Dec 5 Is using a third party a better way to
donate your charitable dollars?
Tax- and convenience-wise, perhaps. Yet there's always a
cost when intermediaries are involved, as they are with
so-called donor-advised funds. And you have to keep a close eye
on how the fund is managed to avoid abuses.
Generally, donor-advised funds receive contributions from
investors for distribution to nonprofits. Once you invest in
them - either with cash or securities - you qualify for a
charitable deduction on your federal income tax. You then
direct the managers to make grants to specific charities over
Donor funds have grown in popularity since Congress raised
the general exemption for the gift and estate tax this year to
$5 million. Those exemptions may not last since they are due to
expire at the end of 2012 - unless Congress acts to keep or
expand them. There's also been some discussion in Washington to
trim charitable write-offs for higher-income individuals.
Mutual funds, brokerage firms and banks run some of the
largest donor-advised funds, which hold more than $25 billion
in assets. They are run by major players such as Fidelity
(www.vanguardcharitable.org/) and Schwab
(). Naturally, since these entities
are in the money-management business, they charge fees for
How much of an annual management fee depends upon how much
you invest. The T. Rowe Price Program for Charitable Giving
for example, charges 0.5 percent annually on account balances
up to $500,000. The lowest fee - on balances of $15 million and
above - is 0.09 percent. Like the other donor funds, the T.
Rowe Price fund manages the money in pools before donation. It
has six different portfolios that range from conservative to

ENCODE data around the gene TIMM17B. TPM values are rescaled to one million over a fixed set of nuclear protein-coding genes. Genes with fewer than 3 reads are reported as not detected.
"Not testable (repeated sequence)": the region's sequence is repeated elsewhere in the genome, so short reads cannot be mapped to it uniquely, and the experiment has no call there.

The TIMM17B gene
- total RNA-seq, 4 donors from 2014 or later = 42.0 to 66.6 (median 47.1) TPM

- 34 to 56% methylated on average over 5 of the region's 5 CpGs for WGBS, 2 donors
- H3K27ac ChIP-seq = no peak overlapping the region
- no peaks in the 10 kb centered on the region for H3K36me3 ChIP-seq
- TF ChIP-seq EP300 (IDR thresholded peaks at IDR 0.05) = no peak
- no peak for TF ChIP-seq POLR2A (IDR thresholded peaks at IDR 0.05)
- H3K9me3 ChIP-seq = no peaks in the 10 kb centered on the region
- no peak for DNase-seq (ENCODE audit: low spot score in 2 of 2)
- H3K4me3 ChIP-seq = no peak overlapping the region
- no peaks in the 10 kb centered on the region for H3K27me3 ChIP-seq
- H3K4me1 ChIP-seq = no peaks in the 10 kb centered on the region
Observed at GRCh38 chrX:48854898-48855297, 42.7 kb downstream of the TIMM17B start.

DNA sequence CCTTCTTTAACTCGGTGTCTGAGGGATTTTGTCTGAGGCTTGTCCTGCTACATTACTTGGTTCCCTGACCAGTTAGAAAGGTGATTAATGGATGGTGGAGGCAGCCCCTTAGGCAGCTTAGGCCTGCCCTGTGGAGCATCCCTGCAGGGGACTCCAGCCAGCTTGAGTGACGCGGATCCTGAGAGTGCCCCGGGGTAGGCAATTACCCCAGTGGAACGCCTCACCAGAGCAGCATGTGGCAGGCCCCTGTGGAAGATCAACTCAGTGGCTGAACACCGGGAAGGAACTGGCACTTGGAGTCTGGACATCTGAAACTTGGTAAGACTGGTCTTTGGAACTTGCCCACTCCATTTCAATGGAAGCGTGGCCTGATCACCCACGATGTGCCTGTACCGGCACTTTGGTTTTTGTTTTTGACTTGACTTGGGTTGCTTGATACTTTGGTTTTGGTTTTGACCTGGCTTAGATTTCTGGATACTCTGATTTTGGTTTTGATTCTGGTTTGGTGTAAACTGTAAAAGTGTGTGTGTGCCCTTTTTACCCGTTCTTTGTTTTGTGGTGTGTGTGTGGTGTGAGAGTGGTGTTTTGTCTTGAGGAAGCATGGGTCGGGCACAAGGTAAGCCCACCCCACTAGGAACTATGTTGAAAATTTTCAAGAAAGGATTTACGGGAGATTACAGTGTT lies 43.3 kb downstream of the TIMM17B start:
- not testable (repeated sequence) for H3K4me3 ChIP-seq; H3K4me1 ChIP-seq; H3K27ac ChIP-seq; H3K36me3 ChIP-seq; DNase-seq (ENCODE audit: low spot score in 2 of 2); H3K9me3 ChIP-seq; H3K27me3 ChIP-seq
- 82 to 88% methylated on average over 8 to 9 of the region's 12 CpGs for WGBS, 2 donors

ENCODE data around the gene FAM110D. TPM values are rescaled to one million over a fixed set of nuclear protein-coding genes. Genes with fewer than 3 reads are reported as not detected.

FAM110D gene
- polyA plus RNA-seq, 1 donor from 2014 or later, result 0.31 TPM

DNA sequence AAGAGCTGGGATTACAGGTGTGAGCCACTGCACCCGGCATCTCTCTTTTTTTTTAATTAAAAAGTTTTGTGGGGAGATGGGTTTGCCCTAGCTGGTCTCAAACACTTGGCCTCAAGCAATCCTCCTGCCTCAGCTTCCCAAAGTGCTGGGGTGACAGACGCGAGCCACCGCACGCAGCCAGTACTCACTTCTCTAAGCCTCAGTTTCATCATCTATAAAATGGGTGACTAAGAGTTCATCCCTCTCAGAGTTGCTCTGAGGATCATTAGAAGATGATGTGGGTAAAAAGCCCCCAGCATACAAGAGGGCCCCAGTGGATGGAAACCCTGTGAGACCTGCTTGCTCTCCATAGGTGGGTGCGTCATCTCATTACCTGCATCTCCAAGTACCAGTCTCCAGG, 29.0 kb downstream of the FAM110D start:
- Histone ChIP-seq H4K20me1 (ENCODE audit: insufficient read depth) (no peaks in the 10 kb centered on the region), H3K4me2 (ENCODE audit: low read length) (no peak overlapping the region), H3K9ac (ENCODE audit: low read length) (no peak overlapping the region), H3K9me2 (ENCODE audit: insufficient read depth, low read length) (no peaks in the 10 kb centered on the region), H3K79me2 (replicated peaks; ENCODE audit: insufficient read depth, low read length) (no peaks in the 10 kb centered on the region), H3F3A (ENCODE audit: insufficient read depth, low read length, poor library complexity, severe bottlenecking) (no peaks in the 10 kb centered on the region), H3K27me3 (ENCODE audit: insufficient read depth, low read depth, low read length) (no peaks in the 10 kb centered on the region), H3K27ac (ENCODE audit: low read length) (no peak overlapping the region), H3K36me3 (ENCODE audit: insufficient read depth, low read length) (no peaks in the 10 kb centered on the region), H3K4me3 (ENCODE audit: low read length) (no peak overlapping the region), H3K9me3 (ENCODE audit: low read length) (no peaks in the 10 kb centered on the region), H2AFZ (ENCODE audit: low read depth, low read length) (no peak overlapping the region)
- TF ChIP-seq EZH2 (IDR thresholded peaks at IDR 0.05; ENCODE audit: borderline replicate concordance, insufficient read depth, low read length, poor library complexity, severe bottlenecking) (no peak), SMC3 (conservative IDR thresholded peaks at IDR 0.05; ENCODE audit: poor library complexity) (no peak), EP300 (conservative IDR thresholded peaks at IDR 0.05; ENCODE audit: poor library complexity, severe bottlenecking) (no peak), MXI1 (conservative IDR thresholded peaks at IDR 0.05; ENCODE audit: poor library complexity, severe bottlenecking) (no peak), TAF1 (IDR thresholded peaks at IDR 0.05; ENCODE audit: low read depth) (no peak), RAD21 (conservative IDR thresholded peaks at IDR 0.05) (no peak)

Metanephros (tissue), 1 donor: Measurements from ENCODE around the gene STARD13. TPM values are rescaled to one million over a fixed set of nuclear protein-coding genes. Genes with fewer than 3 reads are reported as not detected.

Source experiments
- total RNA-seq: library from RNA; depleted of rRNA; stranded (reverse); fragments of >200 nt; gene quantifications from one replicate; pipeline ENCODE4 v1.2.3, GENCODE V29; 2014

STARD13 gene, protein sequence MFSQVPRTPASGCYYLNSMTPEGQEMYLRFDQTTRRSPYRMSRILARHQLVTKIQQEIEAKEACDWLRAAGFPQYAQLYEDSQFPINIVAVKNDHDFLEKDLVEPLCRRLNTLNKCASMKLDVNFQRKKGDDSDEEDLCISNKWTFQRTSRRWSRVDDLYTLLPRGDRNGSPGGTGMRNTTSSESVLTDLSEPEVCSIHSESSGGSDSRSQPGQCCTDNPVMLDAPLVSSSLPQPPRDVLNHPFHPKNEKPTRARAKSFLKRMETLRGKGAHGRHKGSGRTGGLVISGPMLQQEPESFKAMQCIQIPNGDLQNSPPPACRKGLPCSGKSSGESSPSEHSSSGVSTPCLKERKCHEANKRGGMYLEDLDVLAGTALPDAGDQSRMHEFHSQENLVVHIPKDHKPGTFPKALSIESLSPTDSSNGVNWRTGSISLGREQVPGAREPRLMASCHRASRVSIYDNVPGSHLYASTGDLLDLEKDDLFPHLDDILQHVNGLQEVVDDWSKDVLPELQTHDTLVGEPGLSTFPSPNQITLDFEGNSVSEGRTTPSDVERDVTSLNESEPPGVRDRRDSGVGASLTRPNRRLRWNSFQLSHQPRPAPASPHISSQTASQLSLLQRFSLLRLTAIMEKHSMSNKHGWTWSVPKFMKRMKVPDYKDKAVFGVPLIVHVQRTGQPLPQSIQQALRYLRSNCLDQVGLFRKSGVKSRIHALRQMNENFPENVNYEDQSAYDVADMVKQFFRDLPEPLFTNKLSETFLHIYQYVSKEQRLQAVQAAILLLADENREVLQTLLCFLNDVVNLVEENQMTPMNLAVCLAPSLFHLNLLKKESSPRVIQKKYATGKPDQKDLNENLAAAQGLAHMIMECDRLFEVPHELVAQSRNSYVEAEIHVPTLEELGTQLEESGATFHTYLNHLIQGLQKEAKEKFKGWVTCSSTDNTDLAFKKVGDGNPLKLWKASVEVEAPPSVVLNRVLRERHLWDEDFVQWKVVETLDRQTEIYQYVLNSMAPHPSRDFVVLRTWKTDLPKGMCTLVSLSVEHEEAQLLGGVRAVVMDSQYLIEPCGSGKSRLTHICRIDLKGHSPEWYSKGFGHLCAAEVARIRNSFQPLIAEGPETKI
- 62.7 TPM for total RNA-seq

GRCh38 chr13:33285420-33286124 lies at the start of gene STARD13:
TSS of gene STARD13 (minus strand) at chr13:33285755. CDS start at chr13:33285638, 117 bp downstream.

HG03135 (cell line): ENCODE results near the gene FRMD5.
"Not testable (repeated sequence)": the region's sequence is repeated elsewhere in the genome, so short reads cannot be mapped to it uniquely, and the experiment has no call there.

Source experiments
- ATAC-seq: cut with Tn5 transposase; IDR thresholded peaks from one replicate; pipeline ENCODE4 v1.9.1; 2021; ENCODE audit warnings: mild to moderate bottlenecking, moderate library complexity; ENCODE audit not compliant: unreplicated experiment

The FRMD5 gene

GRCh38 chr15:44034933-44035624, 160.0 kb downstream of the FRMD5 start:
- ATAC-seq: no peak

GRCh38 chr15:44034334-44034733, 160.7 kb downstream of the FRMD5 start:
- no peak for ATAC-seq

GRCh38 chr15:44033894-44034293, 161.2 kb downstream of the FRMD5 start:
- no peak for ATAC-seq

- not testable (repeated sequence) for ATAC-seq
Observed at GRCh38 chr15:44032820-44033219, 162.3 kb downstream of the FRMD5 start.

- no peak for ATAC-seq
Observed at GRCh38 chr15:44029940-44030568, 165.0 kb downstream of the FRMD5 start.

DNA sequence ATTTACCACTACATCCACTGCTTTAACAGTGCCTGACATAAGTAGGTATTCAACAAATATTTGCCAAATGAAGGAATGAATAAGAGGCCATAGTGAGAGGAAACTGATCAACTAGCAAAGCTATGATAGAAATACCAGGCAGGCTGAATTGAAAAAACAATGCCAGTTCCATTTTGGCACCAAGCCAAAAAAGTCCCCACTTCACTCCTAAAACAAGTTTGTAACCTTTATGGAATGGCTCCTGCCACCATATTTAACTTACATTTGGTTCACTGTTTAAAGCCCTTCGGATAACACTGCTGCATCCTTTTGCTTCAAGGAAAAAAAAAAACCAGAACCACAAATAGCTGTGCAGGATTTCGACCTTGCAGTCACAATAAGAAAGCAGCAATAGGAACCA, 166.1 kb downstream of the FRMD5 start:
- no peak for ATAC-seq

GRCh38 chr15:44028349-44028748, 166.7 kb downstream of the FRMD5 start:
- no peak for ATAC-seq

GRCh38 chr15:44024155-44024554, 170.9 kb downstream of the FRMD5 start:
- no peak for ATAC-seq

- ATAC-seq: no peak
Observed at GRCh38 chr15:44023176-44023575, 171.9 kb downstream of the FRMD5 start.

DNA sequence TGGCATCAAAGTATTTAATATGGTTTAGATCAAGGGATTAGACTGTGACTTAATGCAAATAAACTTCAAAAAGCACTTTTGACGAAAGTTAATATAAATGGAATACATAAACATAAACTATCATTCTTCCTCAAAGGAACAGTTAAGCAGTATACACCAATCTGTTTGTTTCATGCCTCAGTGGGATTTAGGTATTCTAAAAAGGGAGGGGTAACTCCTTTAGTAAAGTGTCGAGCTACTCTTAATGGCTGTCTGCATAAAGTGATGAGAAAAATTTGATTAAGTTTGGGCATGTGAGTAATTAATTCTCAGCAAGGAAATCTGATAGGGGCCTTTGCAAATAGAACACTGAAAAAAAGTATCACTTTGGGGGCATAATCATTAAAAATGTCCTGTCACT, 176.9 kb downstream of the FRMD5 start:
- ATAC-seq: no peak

Your charitable tax write-off also may go farther in a
donor fund compared to other nonprofit vehicles. You garner a
deduction of up to 50 percent of your gross adjusted income
through a donor fund compared to a low as 20 percent for
certain other groups. There's also less paperwork if you work
with a mutual fund.
As you can imagine, the IRS has some strict rules on how
donor funds operate (see). There
have been abuses in the past (not with any connected to mutual
funds) and some have been denied their tax-exempt status. Here
are some red flags that will help you avoid trouble:
* You don't want to be involved with a donor fund that
contributes to organizations that are for-profit entities or
501(c)(4) groups that do lobbying. If the IRS finds out, your
deduction could be disallowed and you may be on the hook for
taxes. So you need to probe fund managers to see that they are
only donating to 501(c)(3) groups, which is the IRS designation
for nonprofits that don't do lobbying.
* Read the fine print of any donor-advised fund. If they are
paying for educational loans to members of a donor's family,
pay for goods or services not related to charitable activities,
those are signs that you should avoid the fund.
Beware of funds that place limits on how much money can be
donated. This could be a subtle indication that your funds may
not be used for charitable purposes.
* Definitely steer clear of funds that invest in
closely-held corporations, limited liability corporations or
partnerships. These are not charitable organizations.
* Look for money that may be spent on fund-raising, travel
or administrative items. This is a sure sign that you're money
is not reaching a charitable mission.
While they simplify the process of making donations over
time, donor-advised funds are ill suited for those who want
complete control over their money. They are also not viable for
political contributions, many private foundations, individuals
or other groups that don't qualify as charities under IRS
rules. Consult your tax adviser for more specifics.
Want to boost your contribution even more? Ask if your
employer has a matching grant program. They may be able to
contribute directly to your donor fund, according to T. Rowe
The author is a Reuters columnist. The opinions expressed
are his own.